Here's the deal with that 10 minute musical in the middle of "Gilmore Girls: A Year in the Life."
Two minutes in, you're thinking to yourself, "Ugh, they're going to make this a full-blown thing, aren't they?"
Five minutes in, you're shaking your head at this weirdly self-indulgent interlude and remembering why episodes of "Gilmore Girls" were never supposed to be an hour and a half long.
Seven minutes in, you're realizing this is the greatest thing to ever happen to the revival, and you're dancing along with Babette (Sally Struthers ) and Andrew (Mike Gandolfi).
Nine minutes in, you're so sad to see it go you actually cheer for an encore. And then ten minutes in, you realize they actually are going to do an encore, and you're back on your feet.
That kind of absurd musical interlude was actually a weirdly wonderful addition to an endless deluge of Rory (Alexis Bledel) and Lorelai's (Lauren Graham) problems; a palate cleanser, if you will. It's also something Dan and Amy Sherman-Palladino couldn't possibly have gotten away with in a normal episode on a major network, so we're glad they took this detour to indulge in some Stars Hollow craziness.
On the topic of Rory and Lorelai, though, "Summer" happens to be the slowest episode in terms of the two main characters.
First off, Rory gets an unpaid editor's position at the Stars Hollow Gazette, which seems like a serious step down for her. Her life quite literally seems to be crumbling around her, and any hope of making her journalism dreams come true is pretty much out the window.
Luckily, Jess arrives just in time to give her a firm kick exactly where she needs it: Writing her own book seems like something that should have occurred to Rory long before now. It was always quaint that she had this journalism dream from Day 1, but it's also not a career path the fits her very well -- Jess said as much himself in Season 2. Books have always been her passion, so how did she get on a journalism kick in the first place? Now, given that modern journalism has been boiled down to silly projects like why kids are waiting in lines or fluffy listicles, it feels like Rory has outgrown this particular dream -- or vice versa.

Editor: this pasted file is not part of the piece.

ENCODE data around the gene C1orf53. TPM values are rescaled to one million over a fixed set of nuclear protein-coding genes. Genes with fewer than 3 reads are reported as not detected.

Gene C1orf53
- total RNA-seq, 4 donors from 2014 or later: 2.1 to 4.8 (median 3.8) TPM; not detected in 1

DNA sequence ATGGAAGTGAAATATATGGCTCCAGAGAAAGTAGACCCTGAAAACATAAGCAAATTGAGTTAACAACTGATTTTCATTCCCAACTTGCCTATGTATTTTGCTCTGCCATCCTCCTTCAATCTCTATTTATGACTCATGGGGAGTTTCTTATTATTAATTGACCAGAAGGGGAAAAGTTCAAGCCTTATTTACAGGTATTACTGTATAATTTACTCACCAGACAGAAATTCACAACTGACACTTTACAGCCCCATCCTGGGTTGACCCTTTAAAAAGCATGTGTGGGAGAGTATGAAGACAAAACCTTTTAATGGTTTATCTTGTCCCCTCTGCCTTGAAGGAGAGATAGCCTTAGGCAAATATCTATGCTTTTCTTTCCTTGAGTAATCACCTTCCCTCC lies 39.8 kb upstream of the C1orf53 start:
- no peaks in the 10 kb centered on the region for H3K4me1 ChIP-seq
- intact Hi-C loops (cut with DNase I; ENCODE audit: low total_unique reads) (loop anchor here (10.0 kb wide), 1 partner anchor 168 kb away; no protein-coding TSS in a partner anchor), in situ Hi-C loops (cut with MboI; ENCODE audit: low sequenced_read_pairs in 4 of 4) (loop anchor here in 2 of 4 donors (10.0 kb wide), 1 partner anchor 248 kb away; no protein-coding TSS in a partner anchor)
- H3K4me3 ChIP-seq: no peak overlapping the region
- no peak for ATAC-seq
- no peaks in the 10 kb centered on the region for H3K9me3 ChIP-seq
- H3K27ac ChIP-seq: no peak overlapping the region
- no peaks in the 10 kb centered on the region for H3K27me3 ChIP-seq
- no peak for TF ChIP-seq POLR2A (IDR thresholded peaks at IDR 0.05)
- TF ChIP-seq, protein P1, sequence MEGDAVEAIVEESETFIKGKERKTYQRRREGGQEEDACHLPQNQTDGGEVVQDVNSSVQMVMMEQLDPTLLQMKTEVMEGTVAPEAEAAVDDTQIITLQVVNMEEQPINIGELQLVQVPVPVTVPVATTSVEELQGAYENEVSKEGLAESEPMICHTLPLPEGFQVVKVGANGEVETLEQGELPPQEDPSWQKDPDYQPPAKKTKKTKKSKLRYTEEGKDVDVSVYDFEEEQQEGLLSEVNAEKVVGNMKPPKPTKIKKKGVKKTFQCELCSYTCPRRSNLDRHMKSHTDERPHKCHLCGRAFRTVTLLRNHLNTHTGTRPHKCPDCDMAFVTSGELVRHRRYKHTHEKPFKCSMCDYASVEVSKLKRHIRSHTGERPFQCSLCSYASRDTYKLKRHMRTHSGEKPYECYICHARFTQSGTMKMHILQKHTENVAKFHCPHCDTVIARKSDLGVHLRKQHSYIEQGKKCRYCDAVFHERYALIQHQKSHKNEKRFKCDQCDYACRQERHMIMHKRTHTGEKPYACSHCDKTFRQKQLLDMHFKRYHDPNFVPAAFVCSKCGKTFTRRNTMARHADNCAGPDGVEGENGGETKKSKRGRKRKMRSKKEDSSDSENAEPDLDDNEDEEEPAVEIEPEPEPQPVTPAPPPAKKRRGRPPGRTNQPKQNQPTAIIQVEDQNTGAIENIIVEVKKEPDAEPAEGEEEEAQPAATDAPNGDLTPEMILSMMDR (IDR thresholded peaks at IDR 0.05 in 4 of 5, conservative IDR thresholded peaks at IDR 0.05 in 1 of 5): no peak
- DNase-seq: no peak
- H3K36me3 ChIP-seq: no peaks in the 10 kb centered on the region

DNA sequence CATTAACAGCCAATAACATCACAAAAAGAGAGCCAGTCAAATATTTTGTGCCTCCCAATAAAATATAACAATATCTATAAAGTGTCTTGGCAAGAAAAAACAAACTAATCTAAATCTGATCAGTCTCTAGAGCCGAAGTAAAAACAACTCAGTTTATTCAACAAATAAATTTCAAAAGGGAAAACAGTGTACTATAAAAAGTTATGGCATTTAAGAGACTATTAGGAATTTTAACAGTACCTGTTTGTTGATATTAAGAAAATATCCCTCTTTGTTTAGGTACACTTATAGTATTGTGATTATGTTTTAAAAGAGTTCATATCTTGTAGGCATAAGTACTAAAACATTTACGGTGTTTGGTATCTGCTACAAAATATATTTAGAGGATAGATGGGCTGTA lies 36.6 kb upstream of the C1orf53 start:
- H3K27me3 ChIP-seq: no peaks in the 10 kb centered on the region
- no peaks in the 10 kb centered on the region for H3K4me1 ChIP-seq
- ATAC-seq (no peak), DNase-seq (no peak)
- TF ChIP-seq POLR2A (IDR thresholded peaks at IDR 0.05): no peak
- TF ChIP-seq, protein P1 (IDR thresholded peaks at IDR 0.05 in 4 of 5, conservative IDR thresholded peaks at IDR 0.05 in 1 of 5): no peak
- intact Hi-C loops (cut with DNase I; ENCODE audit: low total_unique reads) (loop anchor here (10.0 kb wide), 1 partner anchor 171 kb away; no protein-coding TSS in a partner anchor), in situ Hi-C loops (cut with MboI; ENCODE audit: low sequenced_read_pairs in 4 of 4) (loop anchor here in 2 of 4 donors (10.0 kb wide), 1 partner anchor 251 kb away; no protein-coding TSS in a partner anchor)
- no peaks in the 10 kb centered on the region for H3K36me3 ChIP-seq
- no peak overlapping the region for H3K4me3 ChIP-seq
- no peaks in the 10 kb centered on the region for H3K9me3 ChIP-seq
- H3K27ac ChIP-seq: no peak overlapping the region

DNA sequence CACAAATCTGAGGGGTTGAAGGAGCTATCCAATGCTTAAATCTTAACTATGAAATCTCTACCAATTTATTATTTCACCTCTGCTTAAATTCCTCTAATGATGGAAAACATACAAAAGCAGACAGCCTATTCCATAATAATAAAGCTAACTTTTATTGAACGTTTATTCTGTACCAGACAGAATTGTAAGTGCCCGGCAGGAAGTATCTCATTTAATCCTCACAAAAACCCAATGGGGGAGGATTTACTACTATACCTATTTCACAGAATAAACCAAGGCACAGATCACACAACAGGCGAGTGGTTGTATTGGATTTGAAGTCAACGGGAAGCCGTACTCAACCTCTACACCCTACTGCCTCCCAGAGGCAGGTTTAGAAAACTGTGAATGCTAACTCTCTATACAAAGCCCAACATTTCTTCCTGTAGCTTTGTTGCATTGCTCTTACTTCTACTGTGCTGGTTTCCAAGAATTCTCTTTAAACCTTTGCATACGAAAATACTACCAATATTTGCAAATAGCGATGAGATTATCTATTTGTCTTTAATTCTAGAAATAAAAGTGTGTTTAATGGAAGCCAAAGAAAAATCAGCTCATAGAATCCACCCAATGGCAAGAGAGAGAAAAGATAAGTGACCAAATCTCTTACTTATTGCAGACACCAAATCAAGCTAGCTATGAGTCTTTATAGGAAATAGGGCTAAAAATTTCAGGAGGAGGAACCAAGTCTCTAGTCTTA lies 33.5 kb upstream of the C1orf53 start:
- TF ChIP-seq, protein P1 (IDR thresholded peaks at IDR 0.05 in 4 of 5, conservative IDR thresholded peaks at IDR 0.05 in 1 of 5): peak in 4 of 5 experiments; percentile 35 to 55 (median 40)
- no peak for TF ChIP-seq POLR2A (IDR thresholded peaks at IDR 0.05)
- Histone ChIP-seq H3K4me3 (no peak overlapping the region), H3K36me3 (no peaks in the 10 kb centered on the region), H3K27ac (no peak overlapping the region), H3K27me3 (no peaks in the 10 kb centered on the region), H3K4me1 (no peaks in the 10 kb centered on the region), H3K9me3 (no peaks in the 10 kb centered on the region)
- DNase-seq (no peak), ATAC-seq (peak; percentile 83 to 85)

On the other hand, writing what is essentially an autobiography as the show wraps up seems like a cheesy move for "Gilmore Girls" to take. Next thing you know, she'll turn it into a screenplay and the long-dead WB will call, offering to buy the rights.
As for Lorelai, we've felt her existential crisis coming on in the first two episodes, especially in conjunction with Richard's (Edward Herrmann) death. It's harder to pin down why Lorelai feels so stagnant in her own life, but it's also probably the most realistic thing about the revival so far. Losing her father has made her question things about her life (Luke, the Dragonfly, having kids, etc.), and this sudden urge to go hiking and spend time reflecting in the wilderness seems like the culmination of that crisis.
Whatever Lorelai ends up figuring out in the great outdoors, it will almost certainly be tied back to Richard's death, rather than her relationship with Luke. No way are those two going to break up in the final installment of the revival.
As we head into the final episode, the guest star list still has a few no-shows. Sookie (Melissa McCarthy), Christopher (David Sutcliffe), and Dean (Jared Padalecki) have yet to make their appearances -- and time is running out!
"Gilmore Girls: A Year in the Life" is a available for streaming on Netflix.